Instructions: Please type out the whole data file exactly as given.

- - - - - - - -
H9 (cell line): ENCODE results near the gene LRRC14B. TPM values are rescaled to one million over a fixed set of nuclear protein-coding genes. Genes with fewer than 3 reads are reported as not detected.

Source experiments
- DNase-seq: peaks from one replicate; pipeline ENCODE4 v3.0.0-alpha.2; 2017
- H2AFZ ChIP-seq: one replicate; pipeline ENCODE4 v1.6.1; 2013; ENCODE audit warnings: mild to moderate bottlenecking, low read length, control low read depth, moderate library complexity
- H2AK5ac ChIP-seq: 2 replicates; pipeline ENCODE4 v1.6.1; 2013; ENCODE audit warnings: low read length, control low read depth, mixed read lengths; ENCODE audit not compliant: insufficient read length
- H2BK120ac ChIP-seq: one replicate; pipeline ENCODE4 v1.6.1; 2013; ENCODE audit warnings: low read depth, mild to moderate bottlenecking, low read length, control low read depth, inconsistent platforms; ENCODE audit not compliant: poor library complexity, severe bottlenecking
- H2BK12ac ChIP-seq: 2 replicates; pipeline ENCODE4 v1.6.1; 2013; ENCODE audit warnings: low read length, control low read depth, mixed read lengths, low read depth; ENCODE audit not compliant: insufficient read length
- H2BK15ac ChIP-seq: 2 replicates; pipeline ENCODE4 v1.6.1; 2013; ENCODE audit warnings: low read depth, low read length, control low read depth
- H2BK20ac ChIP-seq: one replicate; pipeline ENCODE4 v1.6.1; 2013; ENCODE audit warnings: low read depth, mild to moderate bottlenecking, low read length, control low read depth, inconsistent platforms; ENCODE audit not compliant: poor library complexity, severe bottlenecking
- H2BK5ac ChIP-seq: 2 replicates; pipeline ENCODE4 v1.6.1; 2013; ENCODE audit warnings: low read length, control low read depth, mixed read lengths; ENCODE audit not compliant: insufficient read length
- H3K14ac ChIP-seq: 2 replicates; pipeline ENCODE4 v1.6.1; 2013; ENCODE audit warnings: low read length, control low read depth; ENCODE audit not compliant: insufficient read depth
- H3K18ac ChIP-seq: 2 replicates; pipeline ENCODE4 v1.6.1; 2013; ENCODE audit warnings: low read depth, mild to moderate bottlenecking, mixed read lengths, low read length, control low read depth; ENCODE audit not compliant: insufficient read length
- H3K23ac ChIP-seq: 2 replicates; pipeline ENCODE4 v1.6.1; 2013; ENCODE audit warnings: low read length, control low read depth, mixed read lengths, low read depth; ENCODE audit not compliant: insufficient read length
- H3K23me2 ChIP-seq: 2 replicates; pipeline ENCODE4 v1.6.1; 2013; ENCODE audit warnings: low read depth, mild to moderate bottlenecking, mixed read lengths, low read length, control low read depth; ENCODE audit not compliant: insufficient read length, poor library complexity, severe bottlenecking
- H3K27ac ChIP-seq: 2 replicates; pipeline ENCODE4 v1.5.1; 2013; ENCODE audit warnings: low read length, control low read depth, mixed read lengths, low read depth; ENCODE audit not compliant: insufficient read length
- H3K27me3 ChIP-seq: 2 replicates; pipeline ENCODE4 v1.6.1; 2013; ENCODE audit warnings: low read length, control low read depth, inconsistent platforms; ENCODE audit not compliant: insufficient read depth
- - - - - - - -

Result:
H9 (cell line): ENCODE results near the gene LRRC14B. TPM values are rescaled to one million over a fixed set of nuclear protein-coding genes. Genes with fewer than 3 reads are reported as not detected.

Source experiments
- DNase-seq: peaks from one replicate; pipeline ENCODE4 v3.0.0-alpha.2; 2017
- H2AFZ ChIP-seq: one replicate; pipeline ENCODE4 v1.6.1; 2013; ENCODE audit warnings: mild to moderate bottlenecking, low read length, control low read depth, moderate library complexity
- H2AK5ac ChIP-seq: 2 replicates; pipeline ENCODE4 v1.6.1; 2013; ENCODE audit warnings: low read length, control low read depth, mixed read lengths; ENCODE audit not compliant: insufficient read length
- H2BK120ac ChIP-seq: one replicate; pipeline ENCODE4 v1.6.1; 2013; ENCODE audit warnings: low read depth, mild to moderate bottlenecking, low read length, control low read depth, inconsistent platforms; ENCODE audit not compliant: poor library complexity, severe bottlenecking
- H2BK12ac ChIP-seq: 2 replicates; pipeline ENCODE4 v1.6.1; 2013; ENCODE audit warnings: low read length, control low read depth, mixed read lengths, low read depth; ENCODE audit not compliant: insufficient read length
- H2BK15ac ChIP-seq: 2 replicates; pipeline ENCODE4 v1.6.1; 2013; ENCODE audit warnings: low read depth, low read length, control low read depth
- H2BK20ac ChIP-seq: one replicate; pipeline ENCODE4 v1.6.1; 2013; ENCODE audit warnings: low read depth, mild to moderate bottlenecking, low read length, control low read depth, inconsistent platforms; ENCODE audit not compliant: poor library complexity, severe bottlenecking
- H2BK5ac ChIP-seq: 2 replicates; pipeline ENCODE4 v1.6.1; 2013; ENCODE audit warnings: low read length, control low read depth, mixed read lengths; ENCODE audit not compliant: insufficient read length
- H3K14ac ChIP-seq: 2 replicates; pipeline ENCODE4 v1.6.1; 2013; ENCODE audit warnings: low read length, control low read depth; ENCODE audit not compliant: insufficient read depth
- H3K18ac ChIP-seq: 2 replicates; pipeline ENCODE4 v1.6.1; 2013; ENCODE audit warnings: low read depth, mild to moderate bottlenecking, mixed read lengths, low read length, control low read depth; ENCODE audit not compliant: insufficient read length
- H3K23ac ChIP-seq: 2 replicates; pipeline ENCODE4 v1.6.1; 2013; ENCODE audit warnings: low read length, control low read depth, mixed read lengths, low read depth; ENCODE audit not compliant: insufficient read length
- H3K23me2 ChIP-seq: 2 replicates; pipeline ENCODE4 v1.6.1; 2013; ENCODE audit warnings: low read depth, mild to moderate bottlenecking, mixed read lengths, low read length, control low read depth; ENCODE audit not compliant: insufficient read length, poor library complexity, severe bottlenecking
- H3K27ac ChIP-seq: 2 replicates; pipeline ENCODE4 v1.5.1; 2013; ENCODE audit warnings: low read length, control low read depth, mixed read lengths, low read depth; ENCODE audit not compliant: insufficient read length
- H3K27me3 ChIP-seq: 2 replicates; pipeline ENCODE4 v1.6.1; 2013; ENCODE audit warnings: low read length, control low read depth, inconsistent platforms; ENCODE audit not compliant: insufficient read depth